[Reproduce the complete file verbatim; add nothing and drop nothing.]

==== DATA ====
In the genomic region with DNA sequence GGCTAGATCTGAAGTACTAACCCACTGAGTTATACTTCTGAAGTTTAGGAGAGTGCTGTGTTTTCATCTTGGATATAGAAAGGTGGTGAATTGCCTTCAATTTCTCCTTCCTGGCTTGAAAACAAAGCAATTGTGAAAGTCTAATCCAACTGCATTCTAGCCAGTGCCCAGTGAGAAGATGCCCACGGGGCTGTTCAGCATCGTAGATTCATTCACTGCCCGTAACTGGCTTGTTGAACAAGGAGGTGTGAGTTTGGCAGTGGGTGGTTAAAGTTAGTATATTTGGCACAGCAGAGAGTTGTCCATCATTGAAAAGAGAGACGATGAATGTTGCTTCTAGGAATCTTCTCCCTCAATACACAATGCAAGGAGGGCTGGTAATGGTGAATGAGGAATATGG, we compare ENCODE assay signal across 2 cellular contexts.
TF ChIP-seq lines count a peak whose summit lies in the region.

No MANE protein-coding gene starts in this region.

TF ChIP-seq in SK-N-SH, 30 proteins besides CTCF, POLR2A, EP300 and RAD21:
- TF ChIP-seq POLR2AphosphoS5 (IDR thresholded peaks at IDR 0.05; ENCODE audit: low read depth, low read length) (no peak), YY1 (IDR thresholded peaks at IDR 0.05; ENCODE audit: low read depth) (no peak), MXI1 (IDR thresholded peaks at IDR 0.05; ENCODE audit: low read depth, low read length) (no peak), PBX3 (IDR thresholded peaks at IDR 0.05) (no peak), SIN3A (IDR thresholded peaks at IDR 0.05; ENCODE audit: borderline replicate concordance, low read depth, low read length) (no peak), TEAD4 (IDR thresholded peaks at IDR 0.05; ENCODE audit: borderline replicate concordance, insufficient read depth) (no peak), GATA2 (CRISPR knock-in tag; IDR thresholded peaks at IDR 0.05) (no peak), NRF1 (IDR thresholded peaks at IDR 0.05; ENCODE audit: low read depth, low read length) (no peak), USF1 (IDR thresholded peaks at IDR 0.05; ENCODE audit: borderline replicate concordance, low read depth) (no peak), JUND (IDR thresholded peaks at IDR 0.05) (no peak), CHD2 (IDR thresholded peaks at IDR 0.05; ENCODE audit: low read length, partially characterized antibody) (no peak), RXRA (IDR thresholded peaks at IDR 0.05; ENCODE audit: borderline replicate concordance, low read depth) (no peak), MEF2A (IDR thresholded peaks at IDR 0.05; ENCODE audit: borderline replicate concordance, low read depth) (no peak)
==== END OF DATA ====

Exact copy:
In the genomic region with DNA sequence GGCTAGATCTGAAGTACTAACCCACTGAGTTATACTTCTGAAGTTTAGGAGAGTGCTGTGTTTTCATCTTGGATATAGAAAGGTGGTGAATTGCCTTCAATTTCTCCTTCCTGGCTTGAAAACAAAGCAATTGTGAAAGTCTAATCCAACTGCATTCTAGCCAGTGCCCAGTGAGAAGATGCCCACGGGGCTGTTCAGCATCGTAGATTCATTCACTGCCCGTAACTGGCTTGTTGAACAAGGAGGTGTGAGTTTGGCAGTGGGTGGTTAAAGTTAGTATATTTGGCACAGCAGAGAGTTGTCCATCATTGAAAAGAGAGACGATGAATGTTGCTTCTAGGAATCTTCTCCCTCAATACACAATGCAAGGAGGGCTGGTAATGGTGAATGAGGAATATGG, we compare ENCODE assay signal across 2 cellular contexts.
TF ChIP-seq lines count a peak whose summit lies in the region.

No MANE protein-coding gene starts in this region.

TF ChIP-seq in SK-N-SH, 30 proteins besides CTCF, POLR2A, EP300 and RAD21:
- TF ChIP-seq POLR2AphosphoS5 (IDR thresholded peaks at IDR 0.05; ENCODE audit: low read depth, low read length) (no peak), YY1 (IDR thresholded peaks at IDR 0.05; ENCODE audit: low read depth) (no peak), MXI1 (IDR thresholded peaks at IDR 0.05; ENCODE audit: low read depth, low read length) (no peak), PBX3 (IDR thresholded peaks at IDR 0.05) (no peak), SIN3A (IDR thresholded peaks at IDR 0.05; ENCODE audit: borderline replicate concordance, low read depth, low read length) (no peak), TEAD4 (IDR thresholded peaks at IDR 0.05; ENCODE audit: borderline replicate concordance, insufficient read depth) (no peak), GATA2 (CRISPR knock-in tag; IDR thresholded peaks at IDR 0.05) (no peak), NRF1 (IDR thresholded peaks at IDR 0.05; ENCODE audit: low read depth, low read length) (no peak), USF1 (IDR thresholded peaks at IDR 0.05; ENCODE audit: borderline replicate concordance, low read depth) (no peak), JUND (IDR thresholded peaks at IDR 0.05) (no peak), CHD2 (IDR thresholded peaks at IDR 0.05; ENCODE audit: low read length, partially characterized antibody) (no peak), RXRA (IDR thresholded peaks at IDR 0.05; ENCODE audit: borderline replicate concordance, low read depth) (no peak), MEF2A (IDR thresholded peaks at IDR 0.05; ENCODE audit: borderline replicate concordance, low read depth) (no peak)